1. This Code is designed to help employers, employees and their representatives deal with disciplinary and grievance situations in the workplace.
- Disciplinary situations include misconduct and/or poor performance. If employers have a separate capability procedure they may prefer to address performance issues under this procedure. If so, however, the basic principles of fairness set out in this Code should still be followed, albeit that they may need to be adapted.
- Grievances are concerns, problems or complaints that employees raise with their employers.
The Code does not apply to redundancy dismissals or the non renewal of fixed term contracts on their expiry.
2. Fairness and transparency are promoted by developing and using Discipline and grievances at work: The Acas guide [1Mb] (page 11). These should be set down in writing, be specific and clear. Employees and, where appropriate, their representatives should be involved in the development of rules and procedures. It is also important to help employees and managers understand what the rules and procedures are, where they can be found and how they are to be used.
3. Where some form of formal action is needed, what action is reasonable or justified will depend on all the circumstances of the particular case. Employment tribunals will take the size and resources of an employer into account when deciding on relevant cases and it may sometimes not be practicable for all employers to take all of the steps set out in this Code.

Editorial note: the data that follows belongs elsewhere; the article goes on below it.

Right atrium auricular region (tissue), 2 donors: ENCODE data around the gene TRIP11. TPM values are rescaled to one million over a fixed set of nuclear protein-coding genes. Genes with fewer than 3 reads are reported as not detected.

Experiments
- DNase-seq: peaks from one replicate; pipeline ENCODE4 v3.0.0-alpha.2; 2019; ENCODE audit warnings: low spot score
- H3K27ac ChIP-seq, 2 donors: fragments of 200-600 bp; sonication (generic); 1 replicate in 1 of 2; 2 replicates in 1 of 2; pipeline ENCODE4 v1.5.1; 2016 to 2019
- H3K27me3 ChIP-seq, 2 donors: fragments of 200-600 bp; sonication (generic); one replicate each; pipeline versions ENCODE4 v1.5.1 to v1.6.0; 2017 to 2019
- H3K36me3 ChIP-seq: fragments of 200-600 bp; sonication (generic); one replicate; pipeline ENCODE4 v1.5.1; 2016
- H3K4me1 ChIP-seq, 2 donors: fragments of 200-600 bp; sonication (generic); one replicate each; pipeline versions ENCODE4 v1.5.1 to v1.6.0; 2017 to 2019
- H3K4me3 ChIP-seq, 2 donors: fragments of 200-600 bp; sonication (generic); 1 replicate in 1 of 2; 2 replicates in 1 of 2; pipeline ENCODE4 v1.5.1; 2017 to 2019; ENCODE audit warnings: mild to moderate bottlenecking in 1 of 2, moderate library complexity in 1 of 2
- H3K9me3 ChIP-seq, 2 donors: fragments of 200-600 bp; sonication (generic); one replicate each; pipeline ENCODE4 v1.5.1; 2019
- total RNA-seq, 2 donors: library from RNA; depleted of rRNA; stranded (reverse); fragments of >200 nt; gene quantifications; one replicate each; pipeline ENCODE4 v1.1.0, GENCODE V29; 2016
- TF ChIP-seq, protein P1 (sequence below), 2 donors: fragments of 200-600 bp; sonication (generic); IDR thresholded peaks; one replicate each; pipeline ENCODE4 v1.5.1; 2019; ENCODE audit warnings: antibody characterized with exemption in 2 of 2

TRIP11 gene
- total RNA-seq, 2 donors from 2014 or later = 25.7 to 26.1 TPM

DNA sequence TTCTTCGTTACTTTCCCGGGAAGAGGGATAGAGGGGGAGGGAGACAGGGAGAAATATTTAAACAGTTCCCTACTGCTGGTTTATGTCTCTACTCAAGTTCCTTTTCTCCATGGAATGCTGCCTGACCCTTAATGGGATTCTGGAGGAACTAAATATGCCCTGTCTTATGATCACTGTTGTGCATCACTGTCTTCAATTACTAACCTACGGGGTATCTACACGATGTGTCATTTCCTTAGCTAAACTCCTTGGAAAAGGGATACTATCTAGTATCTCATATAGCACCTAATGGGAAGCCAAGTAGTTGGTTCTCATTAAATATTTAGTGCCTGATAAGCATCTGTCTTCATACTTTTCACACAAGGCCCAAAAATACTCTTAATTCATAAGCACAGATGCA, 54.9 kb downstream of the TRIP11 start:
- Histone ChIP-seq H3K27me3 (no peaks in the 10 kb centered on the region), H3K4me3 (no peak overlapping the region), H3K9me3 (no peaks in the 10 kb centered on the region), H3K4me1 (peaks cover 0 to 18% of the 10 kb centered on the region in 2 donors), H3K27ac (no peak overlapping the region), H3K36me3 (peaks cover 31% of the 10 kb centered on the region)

4. That said, whenever a disciplinary or grievance process is being followed it is important to deal with issues fairly. There are a number of elements to this:
- Employers and employees should raise and deal with issues promptly and should not unreasonably delay meetings, decisions or confirmation of those decisions.
- Employers and employees should act consistently.
- Employers should carry out any necessary investigations, to establish the facts of the case.
- Employers should inform employees of the basis of the problem and give them an opportunity to put their case in response before any decisions are made.
- Employers should allow employees to be accompanied at any formal disciplinary or grievance meeting.
- Employers should allow an employee to appeal against any formal decision made.